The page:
The Tarta backrest — imported from Italy by Stealth Products — is revolutionizing back support for wheelchair users. Traditionally, even the highest-end backrests are simply a solid surface with some fixed shaping and contours. The Tarta backrest is the complete opposite: it’s based on a mechanical spine and ribs, replicating the human anatomy. Just as the human spine is formed of vertebra, so is the center of the Tarta backrest. It bends, curves and flexes like your spine. By loosening the minimal hardware on the Tarta’s spine, it can bend rearward for lumbar tailoring; it can bend forward for kyphosis tailoring; and it can simultaneously curve left or right, even in an S shape to address various forms of spinal curvature. Further, because the Tarta’s spine uses individual pads at each vertebra instead of a solid pad, it is height-adjustable and allows positioning of each pad for exact support, with the ability to work around scarring or protrusions. From the spine, ribs extend for lateral support with the same type of adjustability, conforming to and supporting virtually any postural asymmetry.

Not only is the Tarta arguably the most adaptable backrest ever engineered, it has one more unique feature. Once fit, all can be locked in place for solid support, or its unique structure can allow dynamic movement, so it flexes with your movements, reducing fatigue and strain for some. Whether you have extreme postural complexities, want a truly customized backrest or the ultimate in a sports backrest, the Tarta covers it all.

The Ultimate Balance in Power Assist

Making its way to the United States from France is AutoNomad Mobility’s Nomad power assist add-on for ultra-light wheelchairs. The Nomad is traditional in that you add on wheels with hub motors, a battery pack and a joystick. And, yes, you can switch between push rim activation or joystick control. However, here’s what differentiates the Nomad from every other power assist system: the Nomad features a self-balancing mode, where you can not only sit on a wheelie, but drive over curbs and the roughest terrain on only the rear wheels. We all know that the limiting factor in ultra-light propulsion can be the front casters digging in and catching. The most coordinated, skilled ultra-light users master the art of the wheelie to traverse curbs and such. By using gyroscope technology, the Nomad takes the specialized skill and risk out of wheelie-propulsion in an ultra-light. At the push of a button, the Nomad self-balances, and with the joystick drives as such, including up and down curbs, over grass and rough terrain. It’s not sold in the United States yet but is on its way, so visit their site or jump on YouTube to see this astounding innovation.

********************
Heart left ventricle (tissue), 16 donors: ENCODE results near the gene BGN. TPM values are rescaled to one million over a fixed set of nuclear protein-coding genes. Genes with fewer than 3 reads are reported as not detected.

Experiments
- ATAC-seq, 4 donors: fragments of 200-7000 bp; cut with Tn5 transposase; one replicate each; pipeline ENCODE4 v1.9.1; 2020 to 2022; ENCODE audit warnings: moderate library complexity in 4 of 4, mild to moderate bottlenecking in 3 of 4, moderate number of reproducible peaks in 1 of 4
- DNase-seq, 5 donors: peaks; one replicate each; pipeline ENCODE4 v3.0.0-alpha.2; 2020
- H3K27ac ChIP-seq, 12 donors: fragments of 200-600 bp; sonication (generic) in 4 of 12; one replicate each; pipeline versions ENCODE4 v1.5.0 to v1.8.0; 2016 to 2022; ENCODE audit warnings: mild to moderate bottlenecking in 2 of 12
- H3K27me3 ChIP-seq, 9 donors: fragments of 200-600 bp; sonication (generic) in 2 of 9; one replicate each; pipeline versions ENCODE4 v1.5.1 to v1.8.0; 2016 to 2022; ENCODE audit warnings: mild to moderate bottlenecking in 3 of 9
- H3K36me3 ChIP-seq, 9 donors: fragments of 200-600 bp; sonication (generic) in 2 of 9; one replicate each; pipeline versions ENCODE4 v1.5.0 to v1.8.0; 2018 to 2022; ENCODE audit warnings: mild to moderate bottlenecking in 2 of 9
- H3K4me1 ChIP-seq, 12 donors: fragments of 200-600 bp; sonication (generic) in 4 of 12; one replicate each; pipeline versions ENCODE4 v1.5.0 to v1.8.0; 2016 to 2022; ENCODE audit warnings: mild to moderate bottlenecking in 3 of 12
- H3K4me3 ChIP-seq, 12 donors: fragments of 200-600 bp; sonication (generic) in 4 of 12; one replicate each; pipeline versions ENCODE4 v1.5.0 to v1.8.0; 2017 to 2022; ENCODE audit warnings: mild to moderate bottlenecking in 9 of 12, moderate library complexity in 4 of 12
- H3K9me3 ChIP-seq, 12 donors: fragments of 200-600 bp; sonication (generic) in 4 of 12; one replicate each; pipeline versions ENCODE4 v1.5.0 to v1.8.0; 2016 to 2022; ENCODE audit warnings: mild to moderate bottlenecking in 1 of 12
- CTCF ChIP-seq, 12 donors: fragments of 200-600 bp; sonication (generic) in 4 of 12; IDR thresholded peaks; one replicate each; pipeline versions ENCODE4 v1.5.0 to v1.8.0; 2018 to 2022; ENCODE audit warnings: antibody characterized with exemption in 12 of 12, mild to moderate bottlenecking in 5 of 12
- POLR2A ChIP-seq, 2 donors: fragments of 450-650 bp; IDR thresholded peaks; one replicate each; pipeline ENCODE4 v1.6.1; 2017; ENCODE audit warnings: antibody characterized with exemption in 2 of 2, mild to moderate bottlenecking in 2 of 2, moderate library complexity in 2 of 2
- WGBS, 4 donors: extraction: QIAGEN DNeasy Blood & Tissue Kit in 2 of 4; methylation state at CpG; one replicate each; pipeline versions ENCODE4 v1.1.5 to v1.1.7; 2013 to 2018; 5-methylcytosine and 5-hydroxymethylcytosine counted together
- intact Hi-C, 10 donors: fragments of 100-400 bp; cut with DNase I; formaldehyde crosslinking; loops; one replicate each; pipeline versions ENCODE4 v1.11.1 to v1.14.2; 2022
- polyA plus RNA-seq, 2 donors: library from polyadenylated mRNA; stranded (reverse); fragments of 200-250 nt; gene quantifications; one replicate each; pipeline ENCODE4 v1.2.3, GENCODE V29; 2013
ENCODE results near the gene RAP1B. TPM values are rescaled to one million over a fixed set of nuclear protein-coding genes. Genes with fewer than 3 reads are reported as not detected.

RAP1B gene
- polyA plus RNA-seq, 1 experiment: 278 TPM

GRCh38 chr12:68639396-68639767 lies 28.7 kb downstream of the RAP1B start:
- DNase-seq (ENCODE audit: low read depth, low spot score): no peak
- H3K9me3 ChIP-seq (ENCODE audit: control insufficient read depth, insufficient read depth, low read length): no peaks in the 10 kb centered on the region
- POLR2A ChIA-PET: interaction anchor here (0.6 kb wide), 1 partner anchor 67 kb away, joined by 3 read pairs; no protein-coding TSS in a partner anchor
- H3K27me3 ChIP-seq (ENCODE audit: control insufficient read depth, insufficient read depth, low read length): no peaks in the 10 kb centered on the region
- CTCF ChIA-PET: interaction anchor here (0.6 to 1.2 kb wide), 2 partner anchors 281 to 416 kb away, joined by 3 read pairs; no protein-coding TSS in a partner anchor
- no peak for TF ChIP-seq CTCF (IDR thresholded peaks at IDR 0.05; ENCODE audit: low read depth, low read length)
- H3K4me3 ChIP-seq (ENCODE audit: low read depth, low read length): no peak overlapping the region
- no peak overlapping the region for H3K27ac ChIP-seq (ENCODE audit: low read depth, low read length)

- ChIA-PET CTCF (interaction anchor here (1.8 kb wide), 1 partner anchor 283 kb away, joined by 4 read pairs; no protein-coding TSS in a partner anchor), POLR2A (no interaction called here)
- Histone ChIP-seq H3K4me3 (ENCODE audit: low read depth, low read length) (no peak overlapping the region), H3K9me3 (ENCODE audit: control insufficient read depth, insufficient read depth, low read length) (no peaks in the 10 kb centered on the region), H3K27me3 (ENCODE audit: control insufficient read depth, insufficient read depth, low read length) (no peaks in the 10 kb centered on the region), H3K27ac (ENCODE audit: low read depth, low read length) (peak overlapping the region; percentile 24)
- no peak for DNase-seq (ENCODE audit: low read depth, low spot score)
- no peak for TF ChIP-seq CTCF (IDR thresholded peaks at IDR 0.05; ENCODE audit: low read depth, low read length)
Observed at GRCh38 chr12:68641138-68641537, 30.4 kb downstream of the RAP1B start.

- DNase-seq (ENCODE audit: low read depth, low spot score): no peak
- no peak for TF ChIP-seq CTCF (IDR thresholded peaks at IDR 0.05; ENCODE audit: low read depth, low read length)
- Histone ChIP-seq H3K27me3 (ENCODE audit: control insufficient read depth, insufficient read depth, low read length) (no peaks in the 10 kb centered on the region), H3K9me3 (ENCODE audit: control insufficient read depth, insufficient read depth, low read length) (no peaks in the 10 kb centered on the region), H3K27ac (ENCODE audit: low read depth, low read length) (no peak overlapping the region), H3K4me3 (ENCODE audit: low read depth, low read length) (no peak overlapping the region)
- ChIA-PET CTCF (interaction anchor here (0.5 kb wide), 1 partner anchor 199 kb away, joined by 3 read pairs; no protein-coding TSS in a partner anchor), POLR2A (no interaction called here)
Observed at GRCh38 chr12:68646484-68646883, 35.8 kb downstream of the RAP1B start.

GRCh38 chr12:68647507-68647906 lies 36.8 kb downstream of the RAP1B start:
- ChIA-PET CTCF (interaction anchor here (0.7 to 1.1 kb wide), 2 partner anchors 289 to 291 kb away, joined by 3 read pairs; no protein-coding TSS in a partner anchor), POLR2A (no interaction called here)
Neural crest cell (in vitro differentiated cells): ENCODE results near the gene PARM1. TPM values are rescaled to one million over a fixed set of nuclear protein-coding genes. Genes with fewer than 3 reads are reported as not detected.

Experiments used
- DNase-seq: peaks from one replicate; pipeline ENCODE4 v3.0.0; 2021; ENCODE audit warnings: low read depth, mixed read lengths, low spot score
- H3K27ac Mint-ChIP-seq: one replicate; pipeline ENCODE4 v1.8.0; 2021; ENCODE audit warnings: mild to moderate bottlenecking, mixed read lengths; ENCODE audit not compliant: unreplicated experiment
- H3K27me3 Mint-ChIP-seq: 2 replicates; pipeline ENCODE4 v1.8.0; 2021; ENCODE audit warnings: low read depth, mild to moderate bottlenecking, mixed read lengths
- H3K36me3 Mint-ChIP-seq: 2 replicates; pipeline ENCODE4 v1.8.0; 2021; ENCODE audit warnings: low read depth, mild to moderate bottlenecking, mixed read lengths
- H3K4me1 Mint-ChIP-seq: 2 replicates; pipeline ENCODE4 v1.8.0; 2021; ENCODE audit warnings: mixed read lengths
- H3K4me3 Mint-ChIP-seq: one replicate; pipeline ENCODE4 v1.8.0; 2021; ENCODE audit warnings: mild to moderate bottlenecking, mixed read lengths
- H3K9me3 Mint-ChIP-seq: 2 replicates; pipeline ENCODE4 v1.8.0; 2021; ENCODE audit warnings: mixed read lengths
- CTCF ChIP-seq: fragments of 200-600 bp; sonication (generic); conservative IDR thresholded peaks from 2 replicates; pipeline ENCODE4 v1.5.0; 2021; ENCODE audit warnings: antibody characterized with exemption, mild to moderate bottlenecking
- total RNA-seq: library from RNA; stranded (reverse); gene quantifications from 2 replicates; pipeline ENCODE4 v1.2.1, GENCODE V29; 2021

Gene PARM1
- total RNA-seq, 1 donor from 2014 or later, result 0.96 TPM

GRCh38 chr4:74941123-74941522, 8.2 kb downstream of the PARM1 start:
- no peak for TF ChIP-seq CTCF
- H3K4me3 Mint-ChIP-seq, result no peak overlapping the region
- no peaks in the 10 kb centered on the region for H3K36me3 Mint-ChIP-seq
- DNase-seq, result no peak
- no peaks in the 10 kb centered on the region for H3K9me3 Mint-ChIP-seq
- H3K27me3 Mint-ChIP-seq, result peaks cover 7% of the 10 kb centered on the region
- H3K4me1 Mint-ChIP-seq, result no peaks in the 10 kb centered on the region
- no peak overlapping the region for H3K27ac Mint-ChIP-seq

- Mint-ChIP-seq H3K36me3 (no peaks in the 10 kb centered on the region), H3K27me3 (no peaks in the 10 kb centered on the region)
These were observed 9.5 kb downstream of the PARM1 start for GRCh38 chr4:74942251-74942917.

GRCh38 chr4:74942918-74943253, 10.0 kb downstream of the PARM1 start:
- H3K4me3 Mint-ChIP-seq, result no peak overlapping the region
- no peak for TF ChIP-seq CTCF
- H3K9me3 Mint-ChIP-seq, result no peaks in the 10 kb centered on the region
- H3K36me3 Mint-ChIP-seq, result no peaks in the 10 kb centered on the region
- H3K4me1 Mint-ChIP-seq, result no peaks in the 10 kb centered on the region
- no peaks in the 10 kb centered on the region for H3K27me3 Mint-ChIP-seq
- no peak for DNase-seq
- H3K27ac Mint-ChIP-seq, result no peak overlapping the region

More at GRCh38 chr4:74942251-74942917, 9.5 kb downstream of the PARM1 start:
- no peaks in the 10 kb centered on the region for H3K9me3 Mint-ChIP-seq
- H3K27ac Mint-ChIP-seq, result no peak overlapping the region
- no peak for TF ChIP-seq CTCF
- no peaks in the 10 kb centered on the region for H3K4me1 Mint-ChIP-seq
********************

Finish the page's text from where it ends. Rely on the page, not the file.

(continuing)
As wheelchair users, global innovation dramatically improves our lives because we don’t just get the talented minds in our own country, but benefit from the innovations of all of humanity.

Resources
• AutoNomad Mobility, www.autonomad-mobility.com/en/home/
• Motion Composites, www.motioncomposites.com, 877/667-6811
• Panthera, www.panthera.se, 855/546-0711
• Stealth Products, www.stealthproducts.com, 800/965-9229